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A labor of love
By Sauce Staff Writer ē Photos by Brian Fagnani
Posted On: 08/01/2009   


Love brought Aboud Alhamid to St. Louis. A native of Syria, Alhamid moved to St. Louis from London, where he managed Kaslik, a Lebanese restaurant. When his now-wife Ranya decided to attend Saint Louis University School of Law, he made the move with her. In fact, he named his restaurant after her. ďRanoush is my wifeís name,Ē Alhamid said. ďHer name is Ranya, but her nickname is Ranoush. My wife, she did a lot for me. Ö I put her name in the best area in The Loop. I feel I did something for her. I can give it to her as a gift.Ē

A lot of Middle Eastern cuisines overlap. You call this a Syrian experience but you mentioned that it has a lot in common with Lebanese food.

Itís absolutely the same kind of food. Lebanese food, Syrian food, Palestinian food. Itís similar to Jordanian as well. These four countries, a long time ago it was one country. But when the British people and the French people went [there], they divided it into four countries. We have the same kind of food, but why itís known as Lebanese food? Because Lebanese people, they start traveling before Syrian and Palestinian and Jordanian.

How did you put the menu together?

Letís talk about baba ghanoush. Itís known by everybody and really tasty. Itís mixed between grilled eggplant, tahini sauce and a bit of garlic. We put olive oil on the top. Itís something really amazing. And the cheese pie or the meat pie, this is absolutely traditional. Back home we call it sambousek. It comes from our small city, Deir El-Zor. Itís like tabbouleh. When we have something special like a birthday, we have to have tabbouleh.

One of the dishes on your menu that Iíd never had and just love is the muhammara.

This is mixed between pine nuts and walnuts. I mix it with red chile pepper, a little bit of olive oil, a touch of garlic, a touch of onion Ė and all these ingredients, when you mix it all together, it looks like hummus.

And you have to tell me about the rosewater tea you serve.

Actually, this is not tea. Itís a mix of flowers, rosewater, and I mix it with fresh mint and lemon. It tastes fresh. It feels like you are in a spring.

And itís like perfume.

To be honest, I was thinking I [could] take a shower with this.

I love Middle Eastern food; itís so fresh with varying textures and nuanced flavors.

Everything is fresh. If you look on our menu, thereís a lot of vegetarian stuff. I have meat as an entrťe, but our meat, itís not fatty. And thereís a difference in how we eat in Syria. Here, the lunch is not important. In our country, we have to sit all at home at lunch, like 2 oíclock. We have a lighter dinner, lighter breakfast.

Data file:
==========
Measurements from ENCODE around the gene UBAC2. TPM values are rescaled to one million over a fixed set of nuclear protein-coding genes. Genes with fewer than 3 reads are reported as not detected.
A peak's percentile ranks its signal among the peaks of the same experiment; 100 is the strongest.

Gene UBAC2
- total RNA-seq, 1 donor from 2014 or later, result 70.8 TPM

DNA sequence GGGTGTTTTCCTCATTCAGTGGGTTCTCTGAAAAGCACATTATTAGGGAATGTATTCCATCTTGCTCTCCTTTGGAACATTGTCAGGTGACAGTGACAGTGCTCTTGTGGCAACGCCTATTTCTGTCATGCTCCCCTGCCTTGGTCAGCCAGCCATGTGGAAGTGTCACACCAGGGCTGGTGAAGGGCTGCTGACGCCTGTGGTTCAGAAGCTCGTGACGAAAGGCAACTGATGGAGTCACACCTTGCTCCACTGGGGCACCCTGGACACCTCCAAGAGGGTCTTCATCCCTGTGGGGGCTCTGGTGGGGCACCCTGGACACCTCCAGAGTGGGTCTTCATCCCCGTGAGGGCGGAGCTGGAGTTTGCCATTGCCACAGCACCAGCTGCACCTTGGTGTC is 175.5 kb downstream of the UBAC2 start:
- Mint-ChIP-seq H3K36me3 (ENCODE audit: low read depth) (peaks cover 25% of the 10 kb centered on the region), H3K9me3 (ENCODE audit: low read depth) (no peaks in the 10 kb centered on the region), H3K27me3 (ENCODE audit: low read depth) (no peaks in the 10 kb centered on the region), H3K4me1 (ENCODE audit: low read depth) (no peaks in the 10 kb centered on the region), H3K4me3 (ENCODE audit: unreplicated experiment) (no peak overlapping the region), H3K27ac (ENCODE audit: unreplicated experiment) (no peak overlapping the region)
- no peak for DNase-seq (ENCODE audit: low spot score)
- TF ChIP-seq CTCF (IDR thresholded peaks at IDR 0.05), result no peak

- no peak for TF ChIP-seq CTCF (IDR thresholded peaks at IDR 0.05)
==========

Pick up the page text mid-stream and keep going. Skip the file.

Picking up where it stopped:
So what would a typical lunch be?

Thatís what weíre planning to do with our specials. Every day weíre going to have the dish of the day and thatís going to be absolutely Middle Eastern. Itís like, my mom, what sheís cooking every day at home, Iím gonna cook it here. Itís not known by Western people. Ö Now I have the opportunity to say to people, ďThis is our food.Ē Iím gonna call my mom and ask, ďWhat are you cooking today?Ē and do it here.

When you were growing up, did you cook with your mom?

When I was 14 years old in Damascus, I went to the culinary school for two years. Iíd get the recipe that we tried at the school and Iíd go home and start doing it myself. My mom helped me a lot. Ö I finished my studies, I got my diploma from back home in hotel management and moved to England to improve my language. My dream was to be a general manager for a big hotel, a five-star hotel. This was my dream. But I couldnít get it because my English was really bad. I couldnít even say ďhelloĒ to you.

Well, thatís changed.

After I was in love with a half-American, half-Syrian woman Ė she couldnít speak Arabic, so the only way to speak with this woman is English!

Has she helped out at the restaurant?

Actually, she is doing for us the dessert. The knafeh and the baklava.

Your baklava doesnít have as much phyllo as others Ė itís dense with walnuts.

And what we do, at the top we put a bit of pistachio. And the knafeh is a mixture between cheesecake and baklava together Ė shredded phyllo on top and then our syrup. But if you taste it, itís not really sweet. If you try to eat a piece, you want another piece.

And when you say that at Ranoush you give people a ďSyrian experience,Ē what does that mean?

Syria is like the heart of the Middle East. So youíre going to find here everything in the Middle East. When I was saying about our specials, ... one day Iím going to do something special for Saudi people, for Gulf people. One day Iím gonna do specials for Algerian people. Moroccan people. Itís like The Loop. ďThe heart of St. Louis,Ē we can call it. You can find everything in The Loop. Syria is the same. Thatís what I want to do here.


Ranoush
6501 Delmar Blvd., St. Louis
314.726.6874



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DATE: 08/10/2010 07:20PM    POSTED BY: bonvivant
Try this place! Where the old Saleems was - - but the atmosphere is livelier now and the lunch specials, (were $7.95 as of August 2010) will really fill you up - - I had the sampler platter, served with plenty of pita (no extra charge!) The Arabian coffee was a treat. My goodness, I will be back with other friends...

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